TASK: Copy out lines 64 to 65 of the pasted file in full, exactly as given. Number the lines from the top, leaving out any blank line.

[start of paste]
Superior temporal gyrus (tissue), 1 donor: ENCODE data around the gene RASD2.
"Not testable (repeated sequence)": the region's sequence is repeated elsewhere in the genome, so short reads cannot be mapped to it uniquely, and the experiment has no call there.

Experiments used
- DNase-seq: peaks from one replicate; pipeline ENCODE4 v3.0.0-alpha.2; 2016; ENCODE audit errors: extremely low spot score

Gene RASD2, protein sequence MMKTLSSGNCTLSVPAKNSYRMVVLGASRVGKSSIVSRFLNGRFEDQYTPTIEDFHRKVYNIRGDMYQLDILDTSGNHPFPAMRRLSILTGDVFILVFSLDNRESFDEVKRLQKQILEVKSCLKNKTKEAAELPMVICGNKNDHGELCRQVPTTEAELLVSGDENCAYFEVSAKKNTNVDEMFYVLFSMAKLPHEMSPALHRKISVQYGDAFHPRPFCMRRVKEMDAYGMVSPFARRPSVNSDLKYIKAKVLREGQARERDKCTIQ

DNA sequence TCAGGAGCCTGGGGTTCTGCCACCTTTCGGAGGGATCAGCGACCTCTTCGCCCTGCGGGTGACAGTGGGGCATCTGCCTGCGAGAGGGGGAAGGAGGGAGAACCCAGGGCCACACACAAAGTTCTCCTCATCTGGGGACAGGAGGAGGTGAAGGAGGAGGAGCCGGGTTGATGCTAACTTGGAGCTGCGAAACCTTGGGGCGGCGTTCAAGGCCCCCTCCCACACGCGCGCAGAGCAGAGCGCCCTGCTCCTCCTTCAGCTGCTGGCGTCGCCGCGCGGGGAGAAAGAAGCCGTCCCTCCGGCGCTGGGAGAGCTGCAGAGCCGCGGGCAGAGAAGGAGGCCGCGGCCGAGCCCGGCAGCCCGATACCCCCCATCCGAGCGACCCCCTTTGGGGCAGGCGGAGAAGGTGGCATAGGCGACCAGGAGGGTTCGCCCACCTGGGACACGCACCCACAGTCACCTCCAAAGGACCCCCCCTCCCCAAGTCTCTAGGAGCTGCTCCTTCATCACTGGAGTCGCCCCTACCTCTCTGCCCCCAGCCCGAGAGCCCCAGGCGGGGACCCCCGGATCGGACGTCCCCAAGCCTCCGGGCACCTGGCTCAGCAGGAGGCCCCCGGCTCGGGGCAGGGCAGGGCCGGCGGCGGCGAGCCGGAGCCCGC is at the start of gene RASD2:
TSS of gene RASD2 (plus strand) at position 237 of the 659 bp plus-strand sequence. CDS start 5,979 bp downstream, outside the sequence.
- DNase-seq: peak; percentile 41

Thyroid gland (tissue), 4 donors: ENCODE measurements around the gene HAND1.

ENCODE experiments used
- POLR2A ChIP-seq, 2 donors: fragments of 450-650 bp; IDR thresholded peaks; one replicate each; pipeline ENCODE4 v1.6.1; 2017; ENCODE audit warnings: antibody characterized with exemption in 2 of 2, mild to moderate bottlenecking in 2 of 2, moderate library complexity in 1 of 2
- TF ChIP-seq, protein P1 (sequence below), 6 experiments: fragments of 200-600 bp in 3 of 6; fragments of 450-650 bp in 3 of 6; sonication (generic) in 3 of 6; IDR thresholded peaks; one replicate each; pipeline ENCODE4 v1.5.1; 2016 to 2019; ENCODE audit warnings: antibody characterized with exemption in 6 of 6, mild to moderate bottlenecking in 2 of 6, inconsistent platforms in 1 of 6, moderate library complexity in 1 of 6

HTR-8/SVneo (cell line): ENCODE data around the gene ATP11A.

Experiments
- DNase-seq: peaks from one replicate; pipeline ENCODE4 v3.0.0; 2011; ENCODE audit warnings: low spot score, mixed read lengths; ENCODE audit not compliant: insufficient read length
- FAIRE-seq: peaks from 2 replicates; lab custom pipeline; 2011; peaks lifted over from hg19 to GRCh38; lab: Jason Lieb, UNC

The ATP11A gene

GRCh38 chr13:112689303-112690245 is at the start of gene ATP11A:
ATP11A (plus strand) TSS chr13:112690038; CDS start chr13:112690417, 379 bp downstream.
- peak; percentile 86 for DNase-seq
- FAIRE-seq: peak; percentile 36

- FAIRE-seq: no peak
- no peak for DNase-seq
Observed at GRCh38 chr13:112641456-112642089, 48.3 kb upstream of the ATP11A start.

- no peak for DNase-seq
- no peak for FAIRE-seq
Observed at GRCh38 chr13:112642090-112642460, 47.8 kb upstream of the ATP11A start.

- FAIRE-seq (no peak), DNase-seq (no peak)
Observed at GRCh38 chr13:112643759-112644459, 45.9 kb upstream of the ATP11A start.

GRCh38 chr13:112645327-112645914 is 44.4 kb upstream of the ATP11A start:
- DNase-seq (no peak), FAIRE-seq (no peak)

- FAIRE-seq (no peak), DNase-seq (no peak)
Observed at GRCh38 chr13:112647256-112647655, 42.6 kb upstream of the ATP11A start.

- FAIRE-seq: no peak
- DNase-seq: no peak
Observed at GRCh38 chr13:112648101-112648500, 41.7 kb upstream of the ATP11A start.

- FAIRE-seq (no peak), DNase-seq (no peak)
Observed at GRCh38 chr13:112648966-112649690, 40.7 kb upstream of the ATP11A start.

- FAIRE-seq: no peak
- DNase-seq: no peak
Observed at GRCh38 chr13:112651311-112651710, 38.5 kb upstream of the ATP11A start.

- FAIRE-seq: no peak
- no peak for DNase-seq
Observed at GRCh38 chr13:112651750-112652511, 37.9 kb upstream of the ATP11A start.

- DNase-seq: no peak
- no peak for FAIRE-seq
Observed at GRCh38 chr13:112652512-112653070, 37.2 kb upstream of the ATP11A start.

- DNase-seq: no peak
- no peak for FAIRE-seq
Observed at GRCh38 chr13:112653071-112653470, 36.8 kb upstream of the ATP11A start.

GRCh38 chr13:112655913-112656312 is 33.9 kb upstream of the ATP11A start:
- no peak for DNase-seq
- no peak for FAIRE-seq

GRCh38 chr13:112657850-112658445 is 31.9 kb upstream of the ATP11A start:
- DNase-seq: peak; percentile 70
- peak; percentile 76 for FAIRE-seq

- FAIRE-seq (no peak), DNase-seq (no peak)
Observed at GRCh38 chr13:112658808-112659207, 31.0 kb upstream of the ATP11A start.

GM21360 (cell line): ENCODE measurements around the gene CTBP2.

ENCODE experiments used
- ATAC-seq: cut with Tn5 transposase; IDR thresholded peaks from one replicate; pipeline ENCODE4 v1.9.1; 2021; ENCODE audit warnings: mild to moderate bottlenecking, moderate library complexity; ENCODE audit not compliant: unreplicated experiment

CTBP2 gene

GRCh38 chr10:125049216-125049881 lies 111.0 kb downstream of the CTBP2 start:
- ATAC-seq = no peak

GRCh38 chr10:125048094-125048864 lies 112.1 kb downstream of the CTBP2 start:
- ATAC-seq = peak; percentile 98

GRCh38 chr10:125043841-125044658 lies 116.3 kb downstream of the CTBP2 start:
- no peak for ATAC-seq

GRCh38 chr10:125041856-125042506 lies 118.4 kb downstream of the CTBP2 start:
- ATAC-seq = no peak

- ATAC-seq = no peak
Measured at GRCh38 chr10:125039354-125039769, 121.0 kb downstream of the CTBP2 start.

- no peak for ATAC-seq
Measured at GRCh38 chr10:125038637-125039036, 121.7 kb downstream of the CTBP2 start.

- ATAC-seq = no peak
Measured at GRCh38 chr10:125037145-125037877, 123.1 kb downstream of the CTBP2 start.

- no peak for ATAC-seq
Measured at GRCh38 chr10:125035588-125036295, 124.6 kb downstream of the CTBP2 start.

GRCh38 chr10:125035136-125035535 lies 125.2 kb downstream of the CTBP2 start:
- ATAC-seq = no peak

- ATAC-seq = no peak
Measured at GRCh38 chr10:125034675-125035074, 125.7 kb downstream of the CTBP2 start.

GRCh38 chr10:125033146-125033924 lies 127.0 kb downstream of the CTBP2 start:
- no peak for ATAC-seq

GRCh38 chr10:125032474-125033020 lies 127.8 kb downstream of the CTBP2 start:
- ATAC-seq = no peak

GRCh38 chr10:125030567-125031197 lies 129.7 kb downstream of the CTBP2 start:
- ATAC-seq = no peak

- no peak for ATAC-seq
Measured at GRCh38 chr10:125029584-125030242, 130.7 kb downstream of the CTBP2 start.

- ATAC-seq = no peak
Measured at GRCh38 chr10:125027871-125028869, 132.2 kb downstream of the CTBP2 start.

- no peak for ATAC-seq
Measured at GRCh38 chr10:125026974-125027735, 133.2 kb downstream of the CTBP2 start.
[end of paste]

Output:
- ATAC-seq = no peak

GRCh38 chr10:125048094-125048864 lies 112.1 kb downstream of the CTBP2 start: